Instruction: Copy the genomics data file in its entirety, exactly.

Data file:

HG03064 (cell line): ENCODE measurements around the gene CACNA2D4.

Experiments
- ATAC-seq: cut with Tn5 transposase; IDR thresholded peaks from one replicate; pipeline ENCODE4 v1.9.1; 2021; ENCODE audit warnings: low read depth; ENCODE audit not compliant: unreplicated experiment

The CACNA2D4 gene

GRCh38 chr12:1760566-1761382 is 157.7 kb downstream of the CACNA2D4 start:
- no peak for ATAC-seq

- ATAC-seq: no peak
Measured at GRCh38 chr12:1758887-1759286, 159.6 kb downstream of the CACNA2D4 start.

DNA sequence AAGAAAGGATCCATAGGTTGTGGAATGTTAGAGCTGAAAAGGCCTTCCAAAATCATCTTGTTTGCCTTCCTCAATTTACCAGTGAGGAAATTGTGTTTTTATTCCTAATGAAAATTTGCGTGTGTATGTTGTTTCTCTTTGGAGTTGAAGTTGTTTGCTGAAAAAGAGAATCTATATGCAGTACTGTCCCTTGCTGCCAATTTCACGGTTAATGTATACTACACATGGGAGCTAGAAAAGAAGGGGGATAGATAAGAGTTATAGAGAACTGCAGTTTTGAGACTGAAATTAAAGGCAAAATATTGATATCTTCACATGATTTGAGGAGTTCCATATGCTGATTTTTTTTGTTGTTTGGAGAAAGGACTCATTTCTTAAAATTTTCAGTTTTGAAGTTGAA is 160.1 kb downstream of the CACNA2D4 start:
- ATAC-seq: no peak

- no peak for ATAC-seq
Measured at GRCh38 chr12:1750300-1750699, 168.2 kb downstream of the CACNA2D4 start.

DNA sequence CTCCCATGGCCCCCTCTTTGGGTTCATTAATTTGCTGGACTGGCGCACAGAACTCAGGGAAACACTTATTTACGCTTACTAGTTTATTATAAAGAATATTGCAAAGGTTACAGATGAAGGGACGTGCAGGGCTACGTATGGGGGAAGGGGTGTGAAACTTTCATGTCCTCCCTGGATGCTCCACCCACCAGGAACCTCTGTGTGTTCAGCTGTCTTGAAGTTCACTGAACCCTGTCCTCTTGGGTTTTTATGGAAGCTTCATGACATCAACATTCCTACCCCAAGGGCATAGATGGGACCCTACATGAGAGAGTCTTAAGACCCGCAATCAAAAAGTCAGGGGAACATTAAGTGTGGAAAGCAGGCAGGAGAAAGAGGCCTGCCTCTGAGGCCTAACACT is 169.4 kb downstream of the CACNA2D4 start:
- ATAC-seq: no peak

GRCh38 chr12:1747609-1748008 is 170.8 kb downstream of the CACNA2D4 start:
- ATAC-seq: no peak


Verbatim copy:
HG03064 (cell line): ENCODE measurements around the gene CACNA2D4.

Experiments
- ATAC-seq: cut with Tn5 transposase; IDR thresholded peaks from one replicate; pipeline ENCODE4 v1.9.1; 2021; ENCODE audit warnings: low read depth; ENCODE audit not compliant: unreplicated experiment

The CACNA2D4 gene

GRCh38 chr12:1760566-1761382 is 157.7 kb downstream of the CACNA2D4 start:
- no peak for ATAC-seq

- ATAC-seq: no peak
Measured at GRCh38 chr12:1758887-1759286, 159.6 kb downstream of the CACNA2D4 start.

DNA sequence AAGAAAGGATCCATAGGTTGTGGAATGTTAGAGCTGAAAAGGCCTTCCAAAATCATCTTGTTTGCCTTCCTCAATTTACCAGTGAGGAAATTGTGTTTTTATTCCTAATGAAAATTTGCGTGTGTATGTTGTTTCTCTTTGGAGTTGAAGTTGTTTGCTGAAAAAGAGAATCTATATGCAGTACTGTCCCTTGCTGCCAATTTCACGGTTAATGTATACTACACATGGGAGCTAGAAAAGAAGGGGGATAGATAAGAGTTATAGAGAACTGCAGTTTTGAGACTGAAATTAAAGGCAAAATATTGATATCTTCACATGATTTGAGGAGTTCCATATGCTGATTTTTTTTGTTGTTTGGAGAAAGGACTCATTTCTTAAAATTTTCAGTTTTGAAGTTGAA is 160.1 kb downstream of the CACNA2D4 start:
- ATAC-seq: no peak

- no peak for ATAC-seq
Measured at GRCh38 chr12:1750300-1750699, 168.2 kb downstream of the CACNA2D4 start.

DNA sequence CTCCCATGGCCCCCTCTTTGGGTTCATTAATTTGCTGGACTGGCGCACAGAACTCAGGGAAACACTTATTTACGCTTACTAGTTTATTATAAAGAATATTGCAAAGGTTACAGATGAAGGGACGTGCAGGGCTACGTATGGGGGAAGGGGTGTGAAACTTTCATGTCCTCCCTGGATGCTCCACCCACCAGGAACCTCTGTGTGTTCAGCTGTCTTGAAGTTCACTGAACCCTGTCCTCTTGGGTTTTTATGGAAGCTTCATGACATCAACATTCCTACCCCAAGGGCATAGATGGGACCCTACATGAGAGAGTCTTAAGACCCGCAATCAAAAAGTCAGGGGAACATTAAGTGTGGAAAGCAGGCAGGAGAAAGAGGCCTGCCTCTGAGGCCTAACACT is 169.4 kb downstream of the CACNA2D4 start:
- ATAC-seq: no peak

GRCh38 chr12:1747609-1748008 is 170.8 kb downstream of the CACNA2D4 start:
- ATAC-seq: no peak